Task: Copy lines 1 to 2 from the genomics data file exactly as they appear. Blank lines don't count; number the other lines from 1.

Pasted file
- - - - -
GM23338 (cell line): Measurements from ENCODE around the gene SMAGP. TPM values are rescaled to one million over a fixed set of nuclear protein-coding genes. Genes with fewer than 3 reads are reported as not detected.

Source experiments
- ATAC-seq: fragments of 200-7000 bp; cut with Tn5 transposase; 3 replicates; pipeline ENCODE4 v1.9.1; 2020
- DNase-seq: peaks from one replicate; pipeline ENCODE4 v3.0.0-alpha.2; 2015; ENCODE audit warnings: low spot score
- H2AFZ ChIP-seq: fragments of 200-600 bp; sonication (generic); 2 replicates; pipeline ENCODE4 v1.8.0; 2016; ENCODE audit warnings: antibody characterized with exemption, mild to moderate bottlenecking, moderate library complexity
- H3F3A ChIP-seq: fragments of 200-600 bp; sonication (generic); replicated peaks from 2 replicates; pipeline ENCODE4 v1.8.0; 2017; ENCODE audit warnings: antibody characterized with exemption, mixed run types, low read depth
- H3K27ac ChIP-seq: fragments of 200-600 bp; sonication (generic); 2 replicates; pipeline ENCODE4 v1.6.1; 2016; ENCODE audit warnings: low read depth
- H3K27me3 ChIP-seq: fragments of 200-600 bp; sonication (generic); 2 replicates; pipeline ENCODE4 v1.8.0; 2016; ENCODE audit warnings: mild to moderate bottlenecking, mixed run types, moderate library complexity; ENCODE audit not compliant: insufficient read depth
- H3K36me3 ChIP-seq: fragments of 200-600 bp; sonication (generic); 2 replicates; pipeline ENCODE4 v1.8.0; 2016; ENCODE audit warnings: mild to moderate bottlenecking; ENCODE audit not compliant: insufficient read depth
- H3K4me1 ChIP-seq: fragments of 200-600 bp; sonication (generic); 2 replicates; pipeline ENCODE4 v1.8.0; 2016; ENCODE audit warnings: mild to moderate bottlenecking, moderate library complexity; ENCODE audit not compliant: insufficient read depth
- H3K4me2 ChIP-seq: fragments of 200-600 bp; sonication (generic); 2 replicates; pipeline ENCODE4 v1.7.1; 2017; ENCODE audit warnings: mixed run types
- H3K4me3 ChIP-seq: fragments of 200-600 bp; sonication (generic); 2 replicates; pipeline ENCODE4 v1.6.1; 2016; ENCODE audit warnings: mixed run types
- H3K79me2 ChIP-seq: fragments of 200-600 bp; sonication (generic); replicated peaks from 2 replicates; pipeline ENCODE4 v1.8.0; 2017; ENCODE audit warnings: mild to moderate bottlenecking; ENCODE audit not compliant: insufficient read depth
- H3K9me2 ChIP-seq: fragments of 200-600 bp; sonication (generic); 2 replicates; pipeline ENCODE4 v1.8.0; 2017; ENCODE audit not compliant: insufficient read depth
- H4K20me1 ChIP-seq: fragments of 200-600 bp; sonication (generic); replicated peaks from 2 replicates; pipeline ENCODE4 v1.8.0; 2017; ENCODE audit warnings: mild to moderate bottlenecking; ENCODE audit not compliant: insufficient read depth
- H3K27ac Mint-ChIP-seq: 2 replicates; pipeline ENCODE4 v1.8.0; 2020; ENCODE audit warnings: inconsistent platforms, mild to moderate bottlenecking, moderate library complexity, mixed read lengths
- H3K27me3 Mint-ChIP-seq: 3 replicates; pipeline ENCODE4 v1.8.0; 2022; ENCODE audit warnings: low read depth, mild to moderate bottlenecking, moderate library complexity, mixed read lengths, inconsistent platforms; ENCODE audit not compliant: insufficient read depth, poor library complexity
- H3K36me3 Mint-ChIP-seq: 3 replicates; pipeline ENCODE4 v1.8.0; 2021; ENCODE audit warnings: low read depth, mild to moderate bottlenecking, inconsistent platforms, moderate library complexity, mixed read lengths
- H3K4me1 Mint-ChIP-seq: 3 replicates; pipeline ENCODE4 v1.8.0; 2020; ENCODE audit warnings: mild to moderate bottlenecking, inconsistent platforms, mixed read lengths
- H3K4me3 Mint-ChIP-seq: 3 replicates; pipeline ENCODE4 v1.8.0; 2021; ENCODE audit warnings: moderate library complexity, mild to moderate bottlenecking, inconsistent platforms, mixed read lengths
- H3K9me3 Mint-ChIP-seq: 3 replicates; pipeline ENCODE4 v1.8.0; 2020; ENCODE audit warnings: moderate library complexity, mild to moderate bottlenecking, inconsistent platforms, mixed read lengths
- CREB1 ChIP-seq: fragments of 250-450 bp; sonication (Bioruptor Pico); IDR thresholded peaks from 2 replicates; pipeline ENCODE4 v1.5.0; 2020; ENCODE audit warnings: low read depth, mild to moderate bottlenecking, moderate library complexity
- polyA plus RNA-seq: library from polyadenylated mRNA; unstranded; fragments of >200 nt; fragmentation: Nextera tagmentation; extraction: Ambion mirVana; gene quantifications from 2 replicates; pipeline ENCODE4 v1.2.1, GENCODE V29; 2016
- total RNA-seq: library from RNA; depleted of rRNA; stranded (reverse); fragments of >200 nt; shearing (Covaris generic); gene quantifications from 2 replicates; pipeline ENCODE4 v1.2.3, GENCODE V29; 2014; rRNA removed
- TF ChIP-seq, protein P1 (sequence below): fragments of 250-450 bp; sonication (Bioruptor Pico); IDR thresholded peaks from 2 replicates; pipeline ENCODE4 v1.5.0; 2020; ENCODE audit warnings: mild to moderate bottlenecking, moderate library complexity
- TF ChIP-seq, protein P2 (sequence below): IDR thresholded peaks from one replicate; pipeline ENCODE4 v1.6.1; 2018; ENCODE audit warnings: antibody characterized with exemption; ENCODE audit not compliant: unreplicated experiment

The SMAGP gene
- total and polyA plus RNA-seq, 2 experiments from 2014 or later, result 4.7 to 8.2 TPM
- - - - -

GM23338 (cell line): Measurements from ENCODE around the gene SMAGP. TPM values are rescaled to one million over a fixed set of nuclear protein-coding genes. Genes with fewer than 3 reads are reported as not detected.

Source experiments